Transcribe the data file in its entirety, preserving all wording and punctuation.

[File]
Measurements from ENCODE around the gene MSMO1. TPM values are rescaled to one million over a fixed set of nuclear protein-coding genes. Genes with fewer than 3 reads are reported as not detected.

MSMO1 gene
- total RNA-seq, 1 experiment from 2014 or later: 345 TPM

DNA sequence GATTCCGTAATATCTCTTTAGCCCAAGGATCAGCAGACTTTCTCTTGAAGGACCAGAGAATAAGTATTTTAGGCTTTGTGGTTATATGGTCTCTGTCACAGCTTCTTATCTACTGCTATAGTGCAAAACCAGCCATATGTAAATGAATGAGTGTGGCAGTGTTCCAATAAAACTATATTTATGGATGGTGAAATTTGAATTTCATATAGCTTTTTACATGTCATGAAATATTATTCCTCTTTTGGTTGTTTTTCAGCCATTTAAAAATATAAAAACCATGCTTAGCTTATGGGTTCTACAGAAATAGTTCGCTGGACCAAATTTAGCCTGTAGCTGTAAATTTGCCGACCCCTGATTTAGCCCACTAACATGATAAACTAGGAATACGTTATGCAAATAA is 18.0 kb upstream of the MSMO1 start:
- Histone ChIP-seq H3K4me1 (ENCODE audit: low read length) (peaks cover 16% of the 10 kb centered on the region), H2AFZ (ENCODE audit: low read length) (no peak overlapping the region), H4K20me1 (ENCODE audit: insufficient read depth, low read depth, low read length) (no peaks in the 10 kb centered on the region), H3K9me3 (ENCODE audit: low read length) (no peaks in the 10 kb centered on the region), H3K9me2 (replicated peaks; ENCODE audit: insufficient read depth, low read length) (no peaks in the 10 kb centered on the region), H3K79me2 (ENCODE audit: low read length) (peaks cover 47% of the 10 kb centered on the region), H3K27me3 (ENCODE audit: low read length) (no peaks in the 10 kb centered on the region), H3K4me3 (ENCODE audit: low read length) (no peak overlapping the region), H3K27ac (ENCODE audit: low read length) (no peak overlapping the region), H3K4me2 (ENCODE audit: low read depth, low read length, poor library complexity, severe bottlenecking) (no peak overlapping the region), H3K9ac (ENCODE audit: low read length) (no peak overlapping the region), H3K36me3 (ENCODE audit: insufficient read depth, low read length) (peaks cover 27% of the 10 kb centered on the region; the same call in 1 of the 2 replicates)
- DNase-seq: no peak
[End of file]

Measurements from ENCODE around the gene MSMO1. TPM values are rescaled to one million over a fixed set of nuclear protein-coding genes. Genes with fewer than 3 reads are reported as not detected.

MSMO1 gene
- total RNA-seq, 1 experiment from 2014 or later: 345 TPM

DNA sequence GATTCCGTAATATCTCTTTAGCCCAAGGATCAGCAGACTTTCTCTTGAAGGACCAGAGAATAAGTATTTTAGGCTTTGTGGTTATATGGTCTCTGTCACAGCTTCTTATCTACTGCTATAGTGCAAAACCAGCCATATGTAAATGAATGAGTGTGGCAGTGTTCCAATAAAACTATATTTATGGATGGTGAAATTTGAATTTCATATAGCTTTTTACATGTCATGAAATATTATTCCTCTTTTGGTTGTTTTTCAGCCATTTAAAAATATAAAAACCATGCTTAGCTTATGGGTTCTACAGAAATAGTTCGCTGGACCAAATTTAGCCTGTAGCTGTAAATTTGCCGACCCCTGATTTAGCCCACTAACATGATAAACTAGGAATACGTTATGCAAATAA is 18.0 kb upstream of the MSMO1 start:
- Histone ChIP-seq H3K4me1 (ENCODE audit: low read length) (peaks cover 16% of the 10 kb centered on the region), H2AFZ (ENCODE audit: low read length) (no peak overlapping the region), H4K20me1 (ENCODE audit: insufficient read depth, low read depth, low read length) (no peaks in the 10 kb centered on the region), H3K9me3 (ENCODE audit: low read length) (no peaks in the 10 kb centered on the region), H3K9me2 (replicated peaks; ENCODE audit: insufficient read depth, low read length) (no peaks in the 10 kb centered on the region), H3K79me2 (ENCODE audit: low read length) (peaks cover 47% of the 10 kb centered on the region), H3K27me3 (ENCODE audit: low read length) (no peaks in the 10 kb centered on the region), H3K4me3 (ENCODE audit: low read length) (no peak overlapping the region), H3K27ac (ENCODE audit: low read length) (no peak overlapping the region), H3K4me2 (ENCODE audit: low read depth, low read length, poor library complexity, severe bottlenecking) (no peak overlapping the region), H3K9ac (ENCODE audit: low read length) (no peak overlapping the region), H3K36me3 (ENCODE audit: insufficient read depth, low read length) (peaks cover 27% of the 10 kb centered on the region; the same call in 1 of the 2 replicates)
- DNase-seq: no peak